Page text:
Donald Trump says he’s “tough on immigration,” and maybe he is.
But not like Hungarian PM Viktor Orban.
Last September, when things began to get out of hand on the Balkan route north to Germany, Orban decided to build a 100 mile long, 12-foot high razor wire migrant-be-gone fence on his country’s border with Serbia. Some refugees didn’t like that and decided to test Orban’s resolve. Here’s what happened next:
And here’s a chart which shows the rather dramatic effect Orban’s crackdown had on migrant flows into Hungary:
Orban was widely criticized for his approach to the refugee flows but his stance has been unwavering. “We hope that the messages we have been sending migrants for a long time have reached them.” Gyorgy Bakondi, an aide to the Prime Minister said. “Don’t come.”
Hungary was also a sharp critic of Brussels' attempt to impose bloc-wide migrant quotas, a system that has infuriated a number of member states who see the move as bullying by Jean Claude-Juncker and Angela Merkel who is of course hell bent on sticking to the "yes we can" migrant narrative despite the fact that, much like the reality another famous politician faced after spouting the same vacuous rhetoric, "no we can't" looks like a more accurate assessment.
On Wednesday, Orban took it up a notch. Hungary, he says, will call a referendum on migrant quotas.
"He said the plebiscite, the first of its kind in Europe, would be a major test of European democracy," Reuters reports, adding that "Orban has said the migrant quotas would redraw the ethnic, cultural and religious map of Hungary and Europe."
"Nobody has asked the European people so far whether they support, accept, or reject the mandatory migrant quotas," Orban proclaimed, at a press conference. ""The government is responding to public sentiment now: we Hungarians think introducing resettlement quotas for migrants without the backing of the people equals an abuse of power."
He's right. Regardless of whether taking in asylum seekers from war-torn countries is the "right" thing to do (and it very well may be from a humanitarian perspective), it's not up to Angela Merkel and a bunch of eurocrats who pander to her purse strings to decide how sovereign countries choose to deal with the crisis.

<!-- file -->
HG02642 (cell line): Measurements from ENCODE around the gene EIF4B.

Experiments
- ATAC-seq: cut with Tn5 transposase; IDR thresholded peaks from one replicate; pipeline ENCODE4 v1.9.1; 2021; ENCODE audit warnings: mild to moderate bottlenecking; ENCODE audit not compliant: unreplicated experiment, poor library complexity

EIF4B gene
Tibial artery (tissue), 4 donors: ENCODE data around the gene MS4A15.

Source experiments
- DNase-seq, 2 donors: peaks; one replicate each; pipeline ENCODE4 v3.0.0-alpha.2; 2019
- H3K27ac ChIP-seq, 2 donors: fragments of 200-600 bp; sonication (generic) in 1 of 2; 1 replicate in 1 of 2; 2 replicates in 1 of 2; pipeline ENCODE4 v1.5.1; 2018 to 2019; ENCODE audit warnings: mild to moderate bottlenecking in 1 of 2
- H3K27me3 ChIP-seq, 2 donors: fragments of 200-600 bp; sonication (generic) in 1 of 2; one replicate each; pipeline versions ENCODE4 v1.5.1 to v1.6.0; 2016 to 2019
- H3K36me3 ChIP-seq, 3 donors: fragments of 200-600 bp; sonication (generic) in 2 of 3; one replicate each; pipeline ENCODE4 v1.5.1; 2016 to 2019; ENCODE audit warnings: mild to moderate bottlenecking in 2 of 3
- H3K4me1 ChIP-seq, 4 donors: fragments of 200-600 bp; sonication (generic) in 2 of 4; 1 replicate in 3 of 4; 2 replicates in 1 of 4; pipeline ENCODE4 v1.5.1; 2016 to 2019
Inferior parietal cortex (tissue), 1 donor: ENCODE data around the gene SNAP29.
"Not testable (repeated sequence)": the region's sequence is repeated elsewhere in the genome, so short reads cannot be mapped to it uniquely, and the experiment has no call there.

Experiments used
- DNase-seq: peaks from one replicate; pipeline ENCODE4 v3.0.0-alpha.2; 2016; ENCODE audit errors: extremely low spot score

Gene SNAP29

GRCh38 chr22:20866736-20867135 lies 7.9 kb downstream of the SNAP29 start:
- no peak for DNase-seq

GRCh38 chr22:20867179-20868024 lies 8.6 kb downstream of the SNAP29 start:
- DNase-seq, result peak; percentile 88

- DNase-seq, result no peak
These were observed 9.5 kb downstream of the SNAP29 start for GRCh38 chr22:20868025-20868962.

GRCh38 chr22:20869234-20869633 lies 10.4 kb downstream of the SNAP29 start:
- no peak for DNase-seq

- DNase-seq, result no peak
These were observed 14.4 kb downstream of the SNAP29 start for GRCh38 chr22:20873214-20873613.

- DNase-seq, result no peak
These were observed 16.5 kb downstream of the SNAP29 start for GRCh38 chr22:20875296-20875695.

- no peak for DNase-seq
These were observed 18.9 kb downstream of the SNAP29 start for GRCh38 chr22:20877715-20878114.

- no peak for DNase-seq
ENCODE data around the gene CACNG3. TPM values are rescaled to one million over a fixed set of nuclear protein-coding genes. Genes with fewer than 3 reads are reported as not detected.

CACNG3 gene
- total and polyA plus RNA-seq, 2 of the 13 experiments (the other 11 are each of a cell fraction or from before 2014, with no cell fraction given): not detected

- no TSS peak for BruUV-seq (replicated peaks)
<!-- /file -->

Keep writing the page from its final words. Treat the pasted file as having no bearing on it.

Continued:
"To us this is a fundamental, unavoidable, essential question of Hungarian politics: can anyone else decide for Hungarians who we Hungarians should or should not live with?" the PM asked.
Meanwhile, Belgium is setting up border checks with France for fear that the clearing of the infamous Calais migrant camp (otherwise known as "the jungle" and profiled here) could precipitate refugee flows into the country.
"We already see movement of migrants from Calais toward our country," Interior Minister Jan Jambon told a press conference in Brussels. "Once the camps in France are cleared we could potentially see thousands."
"Belgium is not closing its borders, that's not what this is about, we are making targeted checks against a specific phenomenon," Jambon insisted. Of course he also said anyone caught would be instructed to immediately leave the country. After all, there were numerous reports to suggest that ISIS sympathizers were present at Calaise and we wouldn't want any more Abdelhamid Abaaouds running around in Brussels.
More and more, it's looking like Orban's approach - the fences and the "don't come" message - are being adopted even by the states who initially criticized him as being a kind of xenophobic maniac. The question now is how long it will be before other countries call referendums.